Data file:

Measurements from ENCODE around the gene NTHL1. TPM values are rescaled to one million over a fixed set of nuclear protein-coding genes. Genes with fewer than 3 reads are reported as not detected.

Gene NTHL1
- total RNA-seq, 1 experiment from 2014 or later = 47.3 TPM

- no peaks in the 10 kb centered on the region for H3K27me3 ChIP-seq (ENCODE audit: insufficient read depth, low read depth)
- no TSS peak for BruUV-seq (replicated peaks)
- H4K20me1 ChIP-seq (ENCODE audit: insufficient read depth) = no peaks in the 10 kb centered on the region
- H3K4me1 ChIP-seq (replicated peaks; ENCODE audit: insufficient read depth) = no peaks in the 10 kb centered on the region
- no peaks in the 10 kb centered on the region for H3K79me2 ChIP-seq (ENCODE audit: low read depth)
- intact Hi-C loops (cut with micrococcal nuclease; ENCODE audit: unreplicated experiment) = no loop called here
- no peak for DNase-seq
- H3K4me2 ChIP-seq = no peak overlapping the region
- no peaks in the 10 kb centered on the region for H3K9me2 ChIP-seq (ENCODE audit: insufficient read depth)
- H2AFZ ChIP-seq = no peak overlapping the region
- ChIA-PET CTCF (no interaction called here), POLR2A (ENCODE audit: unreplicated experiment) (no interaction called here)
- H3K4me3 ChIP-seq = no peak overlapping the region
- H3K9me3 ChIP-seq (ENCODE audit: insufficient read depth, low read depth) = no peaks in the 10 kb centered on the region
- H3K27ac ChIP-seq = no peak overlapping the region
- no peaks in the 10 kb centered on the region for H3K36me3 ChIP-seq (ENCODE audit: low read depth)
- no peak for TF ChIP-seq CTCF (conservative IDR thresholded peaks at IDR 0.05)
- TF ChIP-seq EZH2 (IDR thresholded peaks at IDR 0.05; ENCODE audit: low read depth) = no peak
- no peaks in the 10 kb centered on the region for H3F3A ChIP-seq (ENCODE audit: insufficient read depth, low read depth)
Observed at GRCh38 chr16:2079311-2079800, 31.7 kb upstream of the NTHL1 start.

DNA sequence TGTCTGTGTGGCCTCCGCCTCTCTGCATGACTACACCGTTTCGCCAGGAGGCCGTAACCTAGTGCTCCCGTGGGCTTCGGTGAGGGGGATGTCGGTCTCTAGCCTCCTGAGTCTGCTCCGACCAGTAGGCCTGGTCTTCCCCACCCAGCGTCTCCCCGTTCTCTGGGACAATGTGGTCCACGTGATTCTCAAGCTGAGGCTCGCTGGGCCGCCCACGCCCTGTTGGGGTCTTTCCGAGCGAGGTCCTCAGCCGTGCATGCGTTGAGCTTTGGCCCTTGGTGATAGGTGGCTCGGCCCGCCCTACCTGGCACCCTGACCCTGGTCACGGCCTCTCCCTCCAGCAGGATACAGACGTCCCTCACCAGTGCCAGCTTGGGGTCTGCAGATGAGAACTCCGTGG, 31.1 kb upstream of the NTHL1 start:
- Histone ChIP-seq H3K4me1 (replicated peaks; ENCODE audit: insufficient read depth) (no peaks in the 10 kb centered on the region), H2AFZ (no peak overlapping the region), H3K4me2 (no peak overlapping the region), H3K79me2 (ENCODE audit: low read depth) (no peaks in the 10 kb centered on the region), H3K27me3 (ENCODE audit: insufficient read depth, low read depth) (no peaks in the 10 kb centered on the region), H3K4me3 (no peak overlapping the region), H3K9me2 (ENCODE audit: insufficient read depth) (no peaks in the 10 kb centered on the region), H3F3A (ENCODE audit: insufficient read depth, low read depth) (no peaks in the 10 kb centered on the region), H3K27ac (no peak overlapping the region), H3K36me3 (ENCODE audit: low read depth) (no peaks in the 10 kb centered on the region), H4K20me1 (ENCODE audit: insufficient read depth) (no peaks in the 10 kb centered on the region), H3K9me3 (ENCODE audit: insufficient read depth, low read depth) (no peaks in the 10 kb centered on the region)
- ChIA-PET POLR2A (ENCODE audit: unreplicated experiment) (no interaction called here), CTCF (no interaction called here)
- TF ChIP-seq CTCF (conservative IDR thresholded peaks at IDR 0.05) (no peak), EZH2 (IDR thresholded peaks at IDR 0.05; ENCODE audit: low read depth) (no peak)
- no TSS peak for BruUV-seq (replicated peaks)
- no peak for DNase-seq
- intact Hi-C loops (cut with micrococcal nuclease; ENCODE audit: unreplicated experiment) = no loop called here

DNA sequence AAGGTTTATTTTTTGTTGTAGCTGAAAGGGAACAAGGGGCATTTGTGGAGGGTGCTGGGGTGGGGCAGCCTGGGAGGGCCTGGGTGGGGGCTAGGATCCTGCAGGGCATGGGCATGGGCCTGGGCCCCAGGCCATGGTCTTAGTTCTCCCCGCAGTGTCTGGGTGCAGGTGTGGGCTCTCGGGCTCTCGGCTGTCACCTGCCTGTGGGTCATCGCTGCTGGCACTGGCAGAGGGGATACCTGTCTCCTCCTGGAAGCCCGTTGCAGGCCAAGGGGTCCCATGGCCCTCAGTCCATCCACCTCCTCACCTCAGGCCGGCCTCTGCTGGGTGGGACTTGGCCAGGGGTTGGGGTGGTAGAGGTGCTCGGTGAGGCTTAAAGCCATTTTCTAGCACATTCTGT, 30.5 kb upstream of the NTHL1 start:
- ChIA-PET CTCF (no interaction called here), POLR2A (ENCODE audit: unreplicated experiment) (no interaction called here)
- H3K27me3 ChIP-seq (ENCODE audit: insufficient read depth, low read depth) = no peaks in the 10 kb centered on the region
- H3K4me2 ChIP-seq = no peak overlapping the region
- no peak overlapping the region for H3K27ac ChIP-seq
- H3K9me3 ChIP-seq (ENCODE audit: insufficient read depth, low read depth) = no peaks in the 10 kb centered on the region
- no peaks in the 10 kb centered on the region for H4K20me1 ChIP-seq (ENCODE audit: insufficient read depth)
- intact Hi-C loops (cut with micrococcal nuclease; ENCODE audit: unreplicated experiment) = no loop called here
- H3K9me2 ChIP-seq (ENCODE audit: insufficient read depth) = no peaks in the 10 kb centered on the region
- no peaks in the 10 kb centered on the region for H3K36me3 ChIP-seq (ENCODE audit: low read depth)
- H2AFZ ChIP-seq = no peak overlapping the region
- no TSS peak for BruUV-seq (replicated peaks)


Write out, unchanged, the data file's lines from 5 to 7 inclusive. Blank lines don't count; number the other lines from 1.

- no TSS peak for BruUV-seq (replicated peaks)
- H4K20me1 ChIP-seq (ENCODE audit: insufficient read depth) = no peaks in the 10 kb centered on the region
- H3K4me1 ChIP-seq (replicated peaks; ENCODE audit: insufficient read depth) = no peaks in the 10 kb centered on the region